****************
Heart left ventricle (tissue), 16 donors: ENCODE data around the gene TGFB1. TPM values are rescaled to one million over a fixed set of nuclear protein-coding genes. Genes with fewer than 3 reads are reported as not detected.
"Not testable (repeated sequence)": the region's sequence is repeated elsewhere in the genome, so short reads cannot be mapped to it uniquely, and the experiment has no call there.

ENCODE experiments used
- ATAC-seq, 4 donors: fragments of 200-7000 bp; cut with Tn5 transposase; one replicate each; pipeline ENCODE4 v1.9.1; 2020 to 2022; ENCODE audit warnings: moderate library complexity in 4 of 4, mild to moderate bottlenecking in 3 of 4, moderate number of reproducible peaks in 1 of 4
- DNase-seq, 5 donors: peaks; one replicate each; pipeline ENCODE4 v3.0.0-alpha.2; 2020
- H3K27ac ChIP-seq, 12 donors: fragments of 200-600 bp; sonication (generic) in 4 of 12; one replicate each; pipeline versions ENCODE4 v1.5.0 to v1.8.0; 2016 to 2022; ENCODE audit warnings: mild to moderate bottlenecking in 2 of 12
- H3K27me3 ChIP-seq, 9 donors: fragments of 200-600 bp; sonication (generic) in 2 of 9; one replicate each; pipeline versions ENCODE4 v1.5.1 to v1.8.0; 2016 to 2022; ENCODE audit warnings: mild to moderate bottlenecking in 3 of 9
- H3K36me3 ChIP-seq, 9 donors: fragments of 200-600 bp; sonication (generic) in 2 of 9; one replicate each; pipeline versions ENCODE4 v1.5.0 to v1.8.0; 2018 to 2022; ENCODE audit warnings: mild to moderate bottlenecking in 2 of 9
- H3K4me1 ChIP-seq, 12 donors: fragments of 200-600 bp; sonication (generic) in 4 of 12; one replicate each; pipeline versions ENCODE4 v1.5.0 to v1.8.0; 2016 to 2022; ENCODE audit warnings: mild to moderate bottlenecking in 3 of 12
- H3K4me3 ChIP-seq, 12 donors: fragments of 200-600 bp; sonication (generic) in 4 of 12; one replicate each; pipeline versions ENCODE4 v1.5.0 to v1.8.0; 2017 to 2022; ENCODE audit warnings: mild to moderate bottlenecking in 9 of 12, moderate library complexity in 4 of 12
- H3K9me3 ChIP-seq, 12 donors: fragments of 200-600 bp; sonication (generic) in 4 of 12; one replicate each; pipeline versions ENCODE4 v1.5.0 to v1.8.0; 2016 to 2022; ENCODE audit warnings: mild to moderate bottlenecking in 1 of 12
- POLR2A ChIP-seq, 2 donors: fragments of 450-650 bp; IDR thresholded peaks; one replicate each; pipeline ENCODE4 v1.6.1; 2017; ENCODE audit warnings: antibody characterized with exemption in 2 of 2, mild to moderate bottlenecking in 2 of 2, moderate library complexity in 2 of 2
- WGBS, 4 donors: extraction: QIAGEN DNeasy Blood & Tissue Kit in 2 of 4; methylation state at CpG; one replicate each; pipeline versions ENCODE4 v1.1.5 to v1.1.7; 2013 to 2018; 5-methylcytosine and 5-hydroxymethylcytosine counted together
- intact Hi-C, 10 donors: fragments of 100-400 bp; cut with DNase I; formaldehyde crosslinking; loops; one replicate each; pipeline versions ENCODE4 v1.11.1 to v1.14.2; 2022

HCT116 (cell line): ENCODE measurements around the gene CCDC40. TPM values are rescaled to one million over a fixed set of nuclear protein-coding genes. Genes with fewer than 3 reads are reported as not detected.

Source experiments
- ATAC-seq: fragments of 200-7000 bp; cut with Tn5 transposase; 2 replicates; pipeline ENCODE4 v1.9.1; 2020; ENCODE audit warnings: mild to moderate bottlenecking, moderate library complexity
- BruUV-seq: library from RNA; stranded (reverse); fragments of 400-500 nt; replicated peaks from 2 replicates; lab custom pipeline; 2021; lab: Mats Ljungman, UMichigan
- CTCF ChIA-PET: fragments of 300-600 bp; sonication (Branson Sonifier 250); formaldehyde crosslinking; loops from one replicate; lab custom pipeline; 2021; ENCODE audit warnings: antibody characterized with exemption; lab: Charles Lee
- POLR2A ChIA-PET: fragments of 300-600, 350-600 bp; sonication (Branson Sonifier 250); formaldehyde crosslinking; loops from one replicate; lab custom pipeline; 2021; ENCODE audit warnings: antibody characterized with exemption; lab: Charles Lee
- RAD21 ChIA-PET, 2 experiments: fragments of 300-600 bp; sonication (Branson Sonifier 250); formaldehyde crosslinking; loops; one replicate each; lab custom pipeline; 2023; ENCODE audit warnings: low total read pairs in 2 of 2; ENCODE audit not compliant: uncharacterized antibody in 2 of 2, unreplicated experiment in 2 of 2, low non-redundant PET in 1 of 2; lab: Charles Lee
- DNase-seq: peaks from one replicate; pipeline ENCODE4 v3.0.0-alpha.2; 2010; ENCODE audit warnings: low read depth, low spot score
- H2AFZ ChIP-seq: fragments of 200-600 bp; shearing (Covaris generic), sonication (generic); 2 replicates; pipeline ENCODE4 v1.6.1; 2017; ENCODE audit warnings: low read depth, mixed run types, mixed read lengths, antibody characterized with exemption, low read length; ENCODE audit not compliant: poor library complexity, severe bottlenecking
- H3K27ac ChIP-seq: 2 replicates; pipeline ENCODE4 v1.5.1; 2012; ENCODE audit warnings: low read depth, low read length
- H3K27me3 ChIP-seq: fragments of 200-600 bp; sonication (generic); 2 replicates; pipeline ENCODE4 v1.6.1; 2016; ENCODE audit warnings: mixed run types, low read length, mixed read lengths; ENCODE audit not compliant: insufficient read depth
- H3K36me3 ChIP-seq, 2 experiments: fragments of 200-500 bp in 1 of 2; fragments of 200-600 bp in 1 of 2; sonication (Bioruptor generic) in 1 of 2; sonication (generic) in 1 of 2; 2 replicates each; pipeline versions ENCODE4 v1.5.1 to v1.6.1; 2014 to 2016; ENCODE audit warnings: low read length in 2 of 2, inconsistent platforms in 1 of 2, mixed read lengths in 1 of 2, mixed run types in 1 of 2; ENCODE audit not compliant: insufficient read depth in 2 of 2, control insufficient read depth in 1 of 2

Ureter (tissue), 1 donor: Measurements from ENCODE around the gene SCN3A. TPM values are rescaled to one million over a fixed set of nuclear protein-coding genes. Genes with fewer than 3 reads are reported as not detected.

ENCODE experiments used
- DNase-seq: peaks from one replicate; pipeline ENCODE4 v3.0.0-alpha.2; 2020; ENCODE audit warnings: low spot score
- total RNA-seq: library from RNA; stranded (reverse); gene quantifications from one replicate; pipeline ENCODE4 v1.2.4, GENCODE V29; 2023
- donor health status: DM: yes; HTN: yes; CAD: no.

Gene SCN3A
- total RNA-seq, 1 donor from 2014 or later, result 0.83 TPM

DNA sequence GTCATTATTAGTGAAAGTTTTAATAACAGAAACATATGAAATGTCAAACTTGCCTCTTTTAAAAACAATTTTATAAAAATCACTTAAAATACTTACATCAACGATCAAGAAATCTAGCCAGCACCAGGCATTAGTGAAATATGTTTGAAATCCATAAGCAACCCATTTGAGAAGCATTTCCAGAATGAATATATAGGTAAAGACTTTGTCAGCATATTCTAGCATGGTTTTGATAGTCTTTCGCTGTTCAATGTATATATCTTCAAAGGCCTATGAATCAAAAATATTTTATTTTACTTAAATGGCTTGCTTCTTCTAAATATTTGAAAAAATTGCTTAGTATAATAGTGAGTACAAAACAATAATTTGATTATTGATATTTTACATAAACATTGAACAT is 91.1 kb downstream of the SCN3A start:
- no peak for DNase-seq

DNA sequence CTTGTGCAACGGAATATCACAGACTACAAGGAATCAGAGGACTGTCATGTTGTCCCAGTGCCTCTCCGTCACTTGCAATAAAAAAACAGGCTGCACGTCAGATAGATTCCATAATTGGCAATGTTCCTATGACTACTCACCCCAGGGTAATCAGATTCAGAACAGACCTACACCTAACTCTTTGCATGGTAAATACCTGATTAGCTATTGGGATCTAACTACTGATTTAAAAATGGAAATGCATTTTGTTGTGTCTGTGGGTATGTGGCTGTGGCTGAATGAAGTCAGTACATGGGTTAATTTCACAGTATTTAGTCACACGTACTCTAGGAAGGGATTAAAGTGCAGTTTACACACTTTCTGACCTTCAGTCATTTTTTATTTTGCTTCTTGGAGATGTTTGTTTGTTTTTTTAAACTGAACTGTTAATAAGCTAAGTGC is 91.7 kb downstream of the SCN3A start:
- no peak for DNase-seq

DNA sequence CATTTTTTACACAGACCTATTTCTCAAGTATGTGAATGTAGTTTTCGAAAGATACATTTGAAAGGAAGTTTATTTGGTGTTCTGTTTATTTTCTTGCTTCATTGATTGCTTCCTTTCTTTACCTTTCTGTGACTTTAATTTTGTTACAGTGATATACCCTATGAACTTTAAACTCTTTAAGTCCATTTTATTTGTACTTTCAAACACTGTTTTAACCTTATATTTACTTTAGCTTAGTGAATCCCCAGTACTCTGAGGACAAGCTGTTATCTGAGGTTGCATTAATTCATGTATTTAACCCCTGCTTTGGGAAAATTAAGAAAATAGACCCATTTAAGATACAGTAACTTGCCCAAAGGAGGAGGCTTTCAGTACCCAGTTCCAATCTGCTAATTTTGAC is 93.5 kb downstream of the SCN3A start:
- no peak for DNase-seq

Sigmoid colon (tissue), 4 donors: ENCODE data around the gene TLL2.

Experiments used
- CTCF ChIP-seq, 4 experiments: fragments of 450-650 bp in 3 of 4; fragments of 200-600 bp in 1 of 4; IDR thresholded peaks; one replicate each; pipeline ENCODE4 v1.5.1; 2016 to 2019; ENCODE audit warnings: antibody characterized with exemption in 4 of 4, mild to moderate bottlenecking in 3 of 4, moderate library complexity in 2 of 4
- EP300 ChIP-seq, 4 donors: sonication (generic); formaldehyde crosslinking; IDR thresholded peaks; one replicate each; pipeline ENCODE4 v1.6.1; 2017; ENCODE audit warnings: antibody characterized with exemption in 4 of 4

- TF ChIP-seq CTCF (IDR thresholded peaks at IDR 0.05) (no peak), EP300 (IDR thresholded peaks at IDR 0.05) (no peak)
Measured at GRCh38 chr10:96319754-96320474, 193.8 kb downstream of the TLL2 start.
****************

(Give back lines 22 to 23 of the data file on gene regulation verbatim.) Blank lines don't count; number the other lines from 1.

- DNase-seq: peaks from one replicate; pipeline ENCODE4 v3.0.0-alpha.2; 2010; ENCODE audit warnings: low read depth, low spot score
- H2AFZ ChIP-seq: fragments of 200-600 bp; shearing (Covaris generic), sonication (generic); 2 replicates; pipeline ENCODE4 v1.6.1; 2017; ENCODE audit warnings: low read depth, mixed run types, mixed read lengths, antibody characterized with exemption, low read length; ENCODE audit not compliant: poor library complexity, severe bottlenecking